Gua Sha Instead of Botulinumtoxin? Now you should rub a stone over your face

The beauty hype Gua Sha instead of Botox?


Something new more often! So now a Chinese stone massage. It is supposed to provide for relaxed facial features, without injections. The new beauty hype is called Gua Sha – we tested it in New York.

Gua Sha – Chinese stone massage for anti-aging.

It is no secret that a relaxed face is more inviting than a pinched one. The problem is that it is almost impossible to control the muscles exactly where all emotions want to express themselves: You curl your forehead with worry, angrily draw your eyebrows together, pinch your eyelids, let the corners of your mouth hang down. In order to avoid all these impulses in the future and to iron out past ones, there are well-known tried and tested remedies such as botulinum toxin or hyaluron injections.

Not only here, but especially in the USA, these measures are as much a part of everyday life as coffee to go. It is all the more astonishing that there of all places a trend is causing a sensation that manages completely without nerve poisons and injections: Gua Sha. It is pronounced quasha, it is a massage with a stone, which has a tradition going back thousands of years.

Even traditional Chinese medicine (TCM), one of the oldest medical systems in the world, mentions massage and lymph drainage with precious stones as a means of bringing the body into balance. However, Gua Sha for the face is a much gentler technique than that traditionally used in TCM. Regular use is said to improve blood circulation, vitality and tone of the complexion. Studies have also shown that Gua Sha heals inflammation, strengthens the immune system and can even improve sleep.

The tool that is supposed to do all this consists of a black, flat hand flattering stone with rounded edges about the size of a matchbox. It is called Bian Stone and contains forty trace elements. The story that is told about it goes like this: about 65 million years ago a large meteorite is said to have collided with the earth in Shandong, a north-eastern coastal region in China, and the collision created a mountain.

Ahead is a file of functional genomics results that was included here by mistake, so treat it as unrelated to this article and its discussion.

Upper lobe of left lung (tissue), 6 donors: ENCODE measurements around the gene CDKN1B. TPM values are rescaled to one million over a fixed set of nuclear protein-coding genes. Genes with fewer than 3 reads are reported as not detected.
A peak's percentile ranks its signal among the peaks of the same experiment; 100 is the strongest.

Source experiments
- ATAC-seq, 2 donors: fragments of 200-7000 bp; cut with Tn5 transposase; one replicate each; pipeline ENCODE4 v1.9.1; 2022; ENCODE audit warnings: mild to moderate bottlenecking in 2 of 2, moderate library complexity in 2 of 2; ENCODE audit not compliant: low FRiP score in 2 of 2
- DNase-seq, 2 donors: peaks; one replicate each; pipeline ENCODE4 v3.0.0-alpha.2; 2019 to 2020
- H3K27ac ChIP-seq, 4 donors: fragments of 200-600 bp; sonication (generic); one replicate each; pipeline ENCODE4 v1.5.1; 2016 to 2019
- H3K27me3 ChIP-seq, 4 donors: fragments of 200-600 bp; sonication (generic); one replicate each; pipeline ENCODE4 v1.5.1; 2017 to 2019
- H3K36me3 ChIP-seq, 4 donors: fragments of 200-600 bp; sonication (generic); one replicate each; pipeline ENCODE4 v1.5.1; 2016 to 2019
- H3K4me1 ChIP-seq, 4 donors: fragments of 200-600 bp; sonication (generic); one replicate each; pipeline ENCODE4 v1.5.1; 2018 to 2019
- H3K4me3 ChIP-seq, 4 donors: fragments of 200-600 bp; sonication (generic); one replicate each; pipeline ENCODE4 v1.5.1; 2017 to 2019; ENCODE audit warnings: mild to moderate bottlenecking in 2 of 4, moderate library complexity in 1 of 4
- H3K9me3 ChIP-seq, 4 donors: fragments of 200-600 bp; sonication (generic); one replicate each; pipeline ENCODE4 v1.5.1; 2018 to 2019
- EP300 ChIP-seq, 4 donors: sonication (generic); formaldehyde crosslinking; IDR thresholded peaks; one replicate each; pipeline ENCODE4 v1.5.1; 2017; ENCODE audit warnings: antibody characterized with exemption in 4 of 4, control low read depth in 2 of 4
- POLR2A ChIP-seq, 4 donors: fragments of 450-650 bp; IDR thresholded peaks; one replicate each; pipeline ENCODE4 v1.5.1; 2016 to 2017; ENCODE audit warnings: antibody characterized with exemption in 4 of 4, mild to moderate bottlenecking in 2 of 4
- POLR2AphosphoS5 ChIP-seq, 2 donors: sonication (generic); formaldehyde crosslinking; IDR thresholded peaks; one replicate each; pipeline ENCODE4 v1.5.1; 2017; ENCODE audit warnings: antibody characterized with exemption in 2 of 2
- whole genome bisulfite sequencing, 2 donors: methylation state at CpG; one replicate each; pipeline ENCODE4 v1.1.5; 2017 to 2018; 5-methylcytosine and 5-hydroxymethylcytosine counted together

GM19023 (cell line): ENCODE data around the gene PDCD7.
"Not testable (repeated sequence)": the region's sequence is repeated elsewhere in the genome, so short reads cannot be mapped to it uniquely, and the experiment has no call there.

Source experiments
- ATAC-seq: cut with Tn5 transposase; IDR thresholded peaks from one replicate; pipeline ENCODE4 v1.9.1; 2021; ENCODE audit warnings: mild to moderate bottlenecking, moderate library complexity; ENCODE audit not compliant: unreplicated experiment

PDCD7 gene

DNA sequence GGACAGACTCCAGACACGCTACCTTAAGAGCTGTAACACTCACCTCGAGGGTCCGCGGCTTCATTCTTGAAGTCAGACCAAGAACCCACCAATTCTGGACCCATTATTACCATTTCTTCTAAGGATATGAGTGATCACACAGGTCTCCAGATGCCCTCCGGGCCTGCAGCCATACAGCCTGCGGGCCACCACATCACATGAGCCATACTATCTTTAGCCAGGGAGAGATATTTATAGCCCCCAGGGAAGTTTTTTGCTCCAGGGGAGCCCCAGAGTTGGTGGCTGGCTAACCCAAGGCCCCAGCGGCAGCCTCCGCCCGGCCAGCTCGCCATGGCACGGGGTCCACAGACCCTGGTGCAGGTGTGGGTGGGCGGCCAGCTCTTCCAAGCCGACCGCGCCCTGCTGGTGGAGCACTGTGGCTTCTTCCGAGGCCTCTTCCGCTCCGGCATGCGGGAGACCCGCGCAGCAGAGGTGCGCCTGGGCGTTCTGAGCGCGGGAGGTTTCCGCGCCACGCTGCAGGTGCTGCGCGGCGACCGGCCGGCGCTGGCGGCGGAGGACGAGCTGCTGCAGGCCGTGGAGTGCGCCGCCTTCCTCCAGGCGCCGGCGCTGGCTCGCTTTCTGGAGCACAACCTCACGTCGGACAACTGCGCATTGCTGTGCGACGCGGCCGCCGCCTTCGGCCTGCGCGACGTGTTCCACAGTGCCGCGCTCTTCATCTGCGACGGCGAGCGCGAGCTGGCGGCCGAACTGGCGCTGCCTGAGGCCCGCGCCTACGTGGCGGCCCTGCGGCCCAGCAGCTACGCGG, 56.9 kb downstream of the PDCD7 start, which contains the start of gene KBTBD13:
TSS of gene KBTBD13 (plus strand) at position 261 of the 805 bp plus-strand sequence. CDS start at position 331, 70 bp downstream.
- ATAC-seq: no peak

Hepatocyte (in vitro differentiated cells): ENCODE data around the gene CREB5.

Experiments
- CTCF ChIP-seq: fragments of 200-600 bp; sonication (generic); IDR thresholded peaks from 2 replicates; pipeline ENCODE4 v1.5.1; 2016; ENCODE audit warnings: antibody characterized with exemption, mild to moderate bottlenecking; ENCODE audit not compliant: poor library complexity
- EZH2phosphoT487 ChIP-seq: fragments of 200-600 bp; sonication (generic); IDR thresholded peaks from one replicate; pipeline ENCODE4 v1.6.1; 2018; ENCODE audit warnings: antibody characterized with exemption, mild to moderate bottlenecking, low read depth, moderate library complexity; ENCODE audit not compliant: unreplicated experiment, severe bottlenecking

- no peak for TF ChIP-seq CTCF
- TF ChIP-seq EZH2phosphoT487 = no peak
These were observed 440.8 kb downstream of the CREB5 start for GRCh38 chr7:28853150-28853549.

Its stones are known as Bian Stones, and are said to have an anti-aging effect on cells and DNA. Some even claim that they balance the energies in the body. It is undisputed, however, that the face looks less strained after a Gua-Sha treatment than before the treatment. With gentle pressure, the skin is worked in stroking movements until it turns slightly red. This is exactly what the words Gua Sha mean: “Gua” means rubbing, and “Sha” describes the resulting redness of the skin.

The best advertisement for these promises is Britta Plug herself. When the well-known beautician appears for an interview in the lobby of “The Ludlow” on New York’s Lower East Side, “Glow” is the first thing that comes to mind despite the inflationary use of the word. And this despite the fact that she says she suffers from a cold and almost had to cancel the meeting.

Visually, however, there is no trace of exhaustion or tension, her complexion is poreless, her facial expressions are soft as butter, even her temples seem relaxed. If all this is coming from a stone, it must be the philosopher’s stone, one ponders while she tells how she came to the honorary titles “Best Facialist of New York” and “Skin Guru”, which were awarded to her by various magazines.